Genentech Adds Warnings to Ocrevus Label


Genentech has updated the warnings section of the label for the MS therapy Ocrevus to include information about cases of immune-mediated colitis and a serious brain infection in the post-marketing setting.

Genentech has updated the warnings section on the Ocrevus (ocrelizumab) and added a new subsection about the risk of progressive multifocal leukoencephalopathy (PML), an infection of the brain caused by a virus targets the cells that make myelin.

Ocrevus is a monoclonal antibody that treats adult patients with relapsing forms of multiple sclerosis (MS) and primary progressive multiple sclerosis (PPMS). It targets the CD20-positive B immune cell that plays a key role in the disease.

A Genentech spokesperson said the label originally included a warning and precaution regarding progressive multifocal leukoencephalopathy in the context of other anti-CD20 antibodies and other multiple sclerosis (MS) therapies. “We have worked with the FDA to elevate the subsection on PML under infections to a separate warning stating that cases of PML have been reported in Ocrevus-treated patients in the post-marketing setting as a new warning and precaution,” she said.

Following FDA approval for Ocrevus in March 2017, 12 confirmed cases of PML have been reported among more than 250,000 people with MS who have been treated globally. Ten of the cases were carry-over cases of patients from a prior disease-modifying treatment (DMT) known to be causally associated with PML. There were two additional non-carry-over cases that were not related to a prior DMT or known medical condition, according to the spokesperson.

Additionally, Genentech has worked with the FDA to include new safety information in the U.S. prescribing information for Ocrevus by adding a new Warning and Precaution on immune-mediated colitis (IMC). Cases of inflammatory colitis including IMC have been reported without obvious contributory risk factors or alternate explanations.

“Patient safety is Genentech’s highest priority, and we share information with healthcare providers and regulators on an ongoing basis, in accordance with standard pharmacovigilance reporting,” the spokesperson said.

The added section in the Warnings and Precautions on PML now reads:

“Cases of progressive multifocal leukoencephalopathy (PML) have been reported in patients with MS treated with Ocrevus in the postmarketing setting. PML is an opportunistic viral infection of the brain caused by the JC virus (JCV) that typically only occurs in patients who are immunocompromised, and that usually leads to death or severe disability. PML has occurred in Ocrevus-treated patients who had not been treated previously with natalizumab (which has a known association with PML), were not taking any immunosuppressive or immunomodulatory medications associated with the risk of PML prior to or concomitantly with Ocrevus, and did not have any known ongoing systemic medical conditions resulting in compromised immune system function.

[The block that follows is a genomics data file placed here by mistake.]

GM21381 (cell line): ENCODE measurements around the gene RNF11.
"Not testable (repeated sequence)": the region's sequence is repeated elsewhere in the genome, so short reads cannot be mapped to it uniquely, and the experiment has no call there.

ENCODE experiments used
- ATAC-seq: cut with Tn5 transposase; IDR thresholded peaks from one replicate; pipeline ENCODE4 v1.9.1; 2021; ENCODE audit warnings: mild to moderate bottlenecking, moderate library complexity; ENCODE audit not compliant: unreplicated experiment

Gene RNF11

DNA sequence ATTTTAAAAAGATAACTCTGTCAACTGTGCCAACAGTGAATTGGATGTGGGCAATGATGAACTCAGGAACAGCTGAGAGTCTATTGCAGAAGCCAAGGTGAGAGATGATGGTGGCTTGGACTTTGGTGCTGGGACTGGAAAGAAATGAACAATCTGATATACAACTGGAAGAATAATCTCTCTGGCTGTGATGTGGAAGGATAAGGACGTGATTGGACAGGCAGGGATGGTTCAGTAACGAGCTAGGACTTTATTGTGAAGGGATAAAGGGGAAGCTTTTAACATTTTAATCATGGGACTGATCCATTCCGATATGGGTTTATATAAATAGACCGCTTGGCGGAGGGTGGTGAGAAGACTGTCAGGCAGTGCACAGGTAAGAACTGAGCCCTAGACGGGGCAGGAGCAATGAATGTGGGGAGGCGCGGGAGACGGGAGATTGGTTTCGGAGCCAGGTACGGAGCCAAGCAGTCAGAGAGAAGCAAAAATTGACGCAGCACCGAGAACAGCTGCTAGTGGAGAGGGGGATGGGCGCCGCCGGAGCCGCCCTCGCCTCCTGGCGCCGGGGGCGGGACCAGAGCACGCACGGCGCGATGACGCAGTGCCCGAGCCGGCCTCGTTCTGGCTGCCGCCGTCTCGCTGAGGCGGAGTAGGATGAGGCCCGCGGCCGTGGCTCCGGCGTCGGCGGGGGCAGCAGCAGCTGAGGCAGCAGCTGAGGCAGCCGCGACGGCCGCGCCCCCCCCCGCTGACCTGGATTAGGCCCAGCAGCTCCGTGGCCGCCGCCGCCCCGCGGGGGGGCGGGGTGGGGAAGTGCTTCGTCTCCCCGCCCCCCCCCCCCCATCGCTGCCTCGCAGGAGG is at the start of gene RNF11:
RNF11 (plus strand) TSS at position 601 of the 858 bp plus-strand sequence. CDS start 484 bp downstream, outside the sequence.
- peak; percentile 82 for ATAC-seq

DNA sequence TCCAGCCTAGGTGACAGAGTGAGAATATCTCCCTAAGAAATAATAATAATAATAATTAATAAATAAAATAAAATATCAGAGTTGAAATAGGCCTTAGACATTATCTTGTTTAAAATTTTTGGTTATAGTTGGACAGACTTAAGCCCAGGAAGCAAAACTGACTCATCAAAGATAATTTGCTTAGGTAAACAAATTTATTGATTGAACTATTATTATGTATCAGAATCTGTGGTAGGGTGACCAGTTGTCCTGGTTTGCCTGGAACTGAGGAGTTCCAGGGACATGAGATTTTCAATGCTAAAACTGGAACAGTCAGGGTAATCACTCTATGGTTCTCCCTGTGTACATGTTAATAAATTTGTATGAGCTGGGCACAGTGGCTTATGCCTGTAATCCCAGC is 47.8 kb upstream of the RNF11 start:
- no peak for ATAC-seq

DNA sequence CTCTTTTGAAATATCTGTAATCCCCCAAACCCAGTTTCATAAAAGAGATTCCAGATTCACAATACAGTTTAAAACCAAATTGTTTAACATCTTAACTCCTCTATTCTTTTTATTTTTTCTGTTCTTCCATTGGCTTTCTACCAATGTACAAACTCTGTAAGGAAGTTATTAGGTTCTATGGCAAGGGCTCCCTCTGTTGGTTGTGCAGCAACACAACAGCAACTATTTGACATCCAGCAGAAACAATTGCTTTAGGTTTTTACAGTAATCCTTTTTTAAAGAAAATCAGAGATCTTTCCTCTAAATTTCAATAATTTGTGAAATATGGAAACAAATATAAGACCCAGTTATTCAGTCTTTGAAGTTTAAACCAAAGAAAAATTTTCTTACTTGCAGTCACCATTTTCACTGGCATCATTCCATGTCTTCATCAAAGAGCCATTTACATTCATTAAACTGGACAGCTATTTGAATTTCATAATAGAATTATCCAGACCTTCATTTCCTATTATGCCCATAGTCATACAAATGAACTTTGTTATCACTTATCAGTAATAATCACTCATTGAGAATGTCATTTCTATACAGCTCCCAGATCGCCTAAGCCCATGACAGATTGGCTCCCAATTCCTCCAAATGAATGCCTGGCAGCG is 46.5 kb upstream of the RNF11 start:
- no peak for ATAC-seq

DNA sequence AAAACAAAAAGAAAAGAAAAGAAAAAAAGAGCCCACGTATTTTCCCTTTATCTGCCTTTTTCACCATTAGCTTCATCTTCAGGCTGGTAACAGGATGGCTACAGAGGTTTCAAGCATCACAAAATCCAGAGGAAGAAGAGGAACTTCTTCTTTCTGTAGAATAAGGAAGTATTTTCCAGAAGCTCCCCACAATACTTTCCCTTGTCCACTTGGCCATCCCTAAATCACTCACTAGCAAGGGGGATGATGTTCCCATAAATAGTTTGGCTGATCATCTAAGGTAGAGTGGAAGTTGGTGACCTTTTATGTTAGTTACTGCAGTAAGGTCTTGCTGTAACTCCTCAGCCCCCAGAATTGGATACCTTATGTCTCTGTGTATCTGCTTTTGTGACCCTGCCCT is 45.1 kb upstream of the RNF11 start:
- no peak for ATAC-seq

JCV infection resulting in PML has also been observed in patients treated with other anti-CD20 antibodies and other MS therapies.

At the first sign or symptom suggestive of PML, withhold Ocrevus and perform an appropriate diagnostic evaluation. Typical symptoms associated with PML are diverse, progress over days to weeks, and include progressive weakness on one side of the body or clumsiness of limbs, disturbance of vision, and changes in thinking, memory, and orientation leading to confusion and personality changes.

MRI findings may be apparent before clinical signs or symptoms. Cases of PML, diagnosed based on MRI findings and the detection of JCV DNA in the cerebrospinal fluid in the absence of clinical signs or symptoms specific to PML, have been reported in patients treated with other MS medications associated with PML. Many of these patients subsequently became symptomatic with PML. Therefore, monitoring with MRI for signs that may be consistent with PML may be useful, and any suspicious findings should lead to further investigation to allow for an early diagnosis of PML, if present. Following discontinuation of another MS medication associated with PML, lower PML-related mortality and morbidity have been reported in patients who were initially asymptomatic at diagnosis compared to patients who had characteristic clinical signs and symptoms at diagnosis.

It is not known whether these differences are due to early detection and discontinuation of MS treatment or due to differences in disease in these patients.”

The added section on colitis reads:

“Immune-mediated colitis, which can present as a severe and acute-onset form of colitis, has been reported in patients receiving Ocrevus in the postmarketing setting. Some cases of colitis were serious, requiring hospitalization, with a few patients requiring surgical intervention. Systemic corticosteroids were required in many of these patients. The time from treatment initiation to onset of symptoms in these cases ranged from a few weeks to years. Monitor patients for immune-mediated colitis during Ocrevus treatment, and evaluate promptly if signs and symptoms that may indicate immune-mediated colitis, such as new or persistent diarrhea or other gastrointestinal signs and symptoms, occur.”

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